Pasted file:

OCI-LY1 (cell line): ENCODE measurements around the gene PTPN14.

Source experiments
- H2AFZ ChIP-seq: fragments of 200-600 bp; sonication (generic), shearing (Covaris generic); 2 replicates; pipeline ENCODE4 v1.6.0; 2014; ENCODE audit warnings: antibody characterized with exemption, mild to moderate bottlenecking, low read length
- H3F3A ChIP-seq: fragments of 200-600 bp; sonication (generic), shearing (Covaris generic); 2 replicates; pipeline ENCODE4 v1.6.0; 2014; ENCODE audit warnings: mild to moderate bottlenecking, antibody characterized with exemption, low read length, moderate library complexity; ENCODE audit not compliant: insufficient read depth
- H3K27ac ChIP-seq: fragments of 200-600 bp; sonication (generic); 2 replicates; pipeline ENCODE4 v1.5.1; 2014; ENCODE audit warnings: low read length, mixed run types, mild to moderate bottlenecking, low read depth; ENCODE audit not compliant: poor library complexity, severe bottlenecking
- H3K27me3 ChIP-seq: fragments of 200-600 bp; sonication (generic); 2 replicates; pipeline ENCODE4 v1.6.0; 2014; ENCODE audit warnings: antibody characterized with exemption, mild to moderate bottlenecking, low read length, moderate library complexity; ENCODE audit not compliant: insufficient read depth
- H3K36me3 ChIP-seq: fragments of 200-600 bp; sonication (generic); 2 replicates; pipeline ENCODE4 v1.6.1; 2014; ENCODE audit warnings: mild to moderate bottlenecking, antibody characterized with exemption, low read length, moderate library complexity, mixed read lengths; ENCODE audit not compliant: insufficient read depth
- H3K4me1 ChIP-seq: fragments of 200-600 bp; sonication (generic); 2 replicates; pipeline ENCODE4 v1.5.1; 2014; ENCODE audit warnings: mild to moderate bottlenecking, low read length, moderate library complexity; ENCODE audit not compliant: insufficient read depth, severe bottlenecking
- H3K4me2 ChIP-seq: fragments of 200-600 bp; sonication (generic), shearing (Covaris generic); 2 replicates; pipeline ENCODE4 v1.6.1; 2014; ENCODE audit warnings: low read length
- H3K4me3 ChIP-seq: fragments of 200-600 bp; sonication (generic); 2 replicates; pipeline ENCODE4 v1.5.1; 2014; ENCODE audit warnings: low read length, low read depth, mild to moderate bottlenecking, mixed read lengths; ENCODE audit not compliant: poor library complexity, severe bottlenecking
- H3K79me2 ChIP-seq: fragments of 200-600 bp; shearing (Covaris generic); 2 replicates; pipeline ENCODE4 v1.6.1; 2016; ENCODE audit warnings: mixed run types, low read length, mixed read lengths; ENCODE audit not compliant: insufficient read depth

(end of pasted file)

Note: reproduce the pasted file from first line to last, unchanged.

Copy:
OCI-LY1 (cell line): ENCODE measurements around the gene PTPN14.

Source experiments
- H2AFZ ChIP-seq: fragments of 200-600 bp; sonication (generic), shearing (Covaris generic); 2 replicates; pipeline ENCODE4 v1.6.0; 2014; ENCODE audit warnings: antibody characterized with exemption, mild to moderate bottlenecking, low read length
- H3F3A ChIP-seq: fragments of 200-600 bp; sonication (generic), shearing (Covaris generic); 2 replicates; pipeline ENCODE4 v1.6.0; 2014; ENCODE audit warnings: mild to moderate bottlenecking, antibody characterized with exemption, low read length, moderate library complexity; ENCODE audit not compliant: insufficient read depth
- H3K27ac ChIP-seq: fragments of 200-600 bp; sonication (generic); 2 replicates; pipeline ENCODE4 v1.5.1; 2014; ENCODE audit warnings: low read length, mixed run types, mild to moderate bottlenecking, low read depth; ENCODE audit not compliant: poor library complexity, severe bottlenecking
- H3K27me3 ChIP-seq: fragments of 200-600 bp; sonication (generic); 2 replicates; pipeline ENCODE4 v1.6.0; 2014; ENCODE audit warnings: antibody characterized with exemption, mild to moderate bottlenecking, low read length, moderate library complexity; ENCODE audit not compliant: insufficient read depth
- H3K36me3 ChIP-seq: fragments of 200-600 bp; sonication (generic); 2 replicates; pipeline ENCODE4 v1.6.1; 2014; ENCODE audit warnings: mild to moderate bottlenecking, antibody characterized with exemption, low read length, moderate library complexity, mixed read lengths; ENCODE audit not compliant: insufficient read depth
- H3K4me1 ChIP-seq: fragments of 200-600 bp; sonication (generic); 2 replicates; pipeline ENCODE4 v1.5.1; 2014; ENCODE audit warnings: mild to moderate bottlenecking, low read length, moderate library complexity; ENCODE audit not compliant: insufficient read depth, severe bottlenecking
- H3K4me2 ChIP-seq: fragments of 200-600 bp; sonication (generic), shearing (Covaris generic); 2 replicates; pipeline ENCODE4 v1.6.1; 2014; ENCODE audit warnings: low read length
- H3K4me3 ChIP-seq: fragments of 200-600 bp; sonication (generic); 2 replicates; pipeline ENCODE4 v1.5.1; 2014; ENCODE audit warnings: low read length, low read depth, mild to moderate bottlenecking, mixed read lengths; ENCODE audit not compliant: poor library complexity, severe bottlenecking
- H3K79me2 ChIP-seq: fragments of 200-600 bp; shearing (Covaris generic); 2 replicates; pipeline ENCODE4 v1.6.1; 2016; ENCODE audit warnings: mixed run types, low read length, mixed read lengths; ENCODE audit not compliant: insufficient read depth